Is salvation worth the fight?

“For whatever is born of God overcomes the world. And this is the victory that has overcome the world— our faith.”
1 John 5:4
Why do we bother dealing with sinners?
I attended a boxing match the other night and it was by far the most action-packed evening I’ve experienced through the Floyd Patterson Boxing Club. This was my third match I’ve attended and every bout exciting from beginning to end. This recent one, however, buries the needle on intensity. Here’s why I believe this is the case: The first two fights I attended had beautiful weather all day throughout the entire travel radius. Everyone who had a long drive didn’t have to risk much on the way there or back. This most recent fight, however, had a full-blown blizzard going on in the middle of it. Fighters and their supporters were driving up to 5 hours to get there, then had to drive the same distance home in horrible driving conditions. That didn’t stop a single person, every fighter who signed up showed up. The other two fights had a lot of people drop out for one reason or another, but not this time. This means everyone who showed up came there for one purpose: to win their fight, or to support their fighter. Was it worth it? Absolutely!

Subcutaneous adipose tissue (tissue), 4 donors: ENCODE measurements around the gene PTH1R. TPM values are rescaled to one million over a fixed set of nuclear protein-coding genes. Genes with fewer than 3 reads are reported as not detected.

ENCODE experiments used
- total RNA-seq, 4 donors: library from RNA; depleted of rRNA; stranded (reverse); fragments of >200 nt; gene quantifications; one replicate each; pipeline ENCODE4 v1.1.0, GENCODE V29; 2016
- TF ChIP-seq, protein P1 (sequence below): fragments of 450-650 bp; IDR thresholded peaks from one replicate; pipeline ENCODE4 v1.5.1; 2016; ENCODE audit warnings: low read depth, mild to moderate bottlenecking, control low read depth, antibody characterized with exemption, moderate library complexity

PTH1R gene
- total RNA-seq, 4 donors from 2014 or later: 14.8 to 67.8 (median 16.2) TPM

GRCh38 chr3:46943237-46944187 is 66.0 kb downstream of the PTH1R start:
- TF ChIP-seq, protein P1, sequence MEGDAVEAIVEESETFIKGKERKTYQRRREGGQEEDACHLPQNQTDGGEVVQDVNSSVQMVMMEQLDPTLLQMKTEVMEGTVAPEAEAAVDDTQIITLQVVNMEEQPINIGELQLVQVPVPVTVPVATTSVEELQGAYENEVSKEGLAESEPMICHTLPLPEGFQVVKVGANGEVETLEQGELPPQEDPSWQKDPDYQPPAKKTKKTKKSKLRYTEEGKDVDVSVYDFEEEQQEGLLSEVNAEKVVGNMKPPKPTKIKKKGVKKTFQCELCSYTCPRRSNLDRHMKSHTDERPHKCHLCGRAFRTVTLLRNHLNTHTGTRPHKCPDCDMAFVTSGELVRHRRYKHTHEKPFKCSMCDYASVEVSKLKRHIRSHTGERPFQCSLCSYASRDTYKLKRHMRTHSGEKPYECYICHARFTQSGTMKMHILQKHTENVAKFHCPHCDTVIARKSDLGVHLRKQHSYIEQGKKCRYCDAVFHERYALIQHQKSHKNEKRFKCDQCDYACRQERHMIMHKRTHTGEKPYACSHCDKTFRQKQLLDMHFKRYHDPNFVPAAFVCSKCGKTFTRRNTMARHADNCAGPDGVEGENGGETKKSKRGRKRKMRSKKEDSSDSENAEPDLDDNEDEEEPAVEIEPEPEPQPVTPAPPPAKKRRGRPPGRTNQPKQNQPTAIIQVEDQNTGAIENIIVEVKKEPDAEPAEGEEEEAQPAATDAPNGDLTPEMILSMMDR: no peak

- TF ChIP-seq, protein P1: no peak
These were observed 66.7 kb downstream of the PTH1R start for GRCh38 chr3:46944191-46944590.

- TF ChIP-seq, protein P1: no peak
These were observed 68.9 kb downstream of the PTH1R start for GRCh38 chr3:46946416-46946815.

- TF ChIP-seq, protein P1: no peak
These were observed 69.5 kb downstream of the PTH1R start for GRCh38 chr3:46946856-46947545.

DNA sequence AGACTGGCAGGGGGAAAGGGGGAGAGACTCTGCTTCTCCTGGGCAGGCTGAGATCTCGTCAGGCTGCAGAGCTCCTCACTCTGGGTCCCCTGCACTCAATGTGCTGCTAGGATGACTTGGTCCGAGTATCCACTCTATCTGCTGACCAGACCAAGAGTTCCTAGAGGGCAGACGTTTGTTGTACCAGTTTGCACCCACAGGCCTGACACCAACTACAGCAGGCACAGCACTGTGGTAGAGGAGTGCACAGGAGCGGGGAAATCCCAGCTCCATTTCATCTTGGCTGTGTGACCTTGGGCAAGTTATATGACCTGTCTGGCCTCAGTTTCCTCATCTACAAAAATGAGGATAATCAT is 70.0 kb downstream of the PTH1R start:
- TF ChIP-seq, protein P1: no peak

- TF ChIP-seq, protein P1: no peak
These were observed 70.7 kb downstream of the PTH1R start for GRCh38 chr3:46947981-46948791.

It would have been very easy for everyone to tell the host of the fight that he ought to postpone the event to a date with better weather. They hypothetically could have convinced him nobody in their right mind would be caught dead in that blizzard and he was just wasting his time. I’m sure there might have even been naysayers who in their mind accused him of putting people at risk. However, anyone who thought that would have been wrong! It worked out because everyone involved understood how important the fight was to them. The blizzard didn’t even really start until the fight was almost over, so everyone had a chance to get out of there before things got bad. So what did anyone have to worry about?
Christians are found in this same boat very often. We see the challenge that lies ahead in sharing our faith with a sinner. We see how angry and ugly people are toward the things of God. We see the look on people’s faces when they hear us talk about “religious” things. We hear the excuses, the taunting, the objections, the accusations and sometimes even the threats. It’s very easy to convince ourselves it’s not worth the trouble. We can just lift our hands and say, “Come quickly Lord Jesus…” then sit and wait while twiddling our thumbs. It’s easy to make excuses about what the Bible says in the Great Commission, or to redefine what it means. However, are we doing anyone any favors? Are we being obedient in our excuses? Are people coming to know Christ through our sitting and waiting for His eminent return?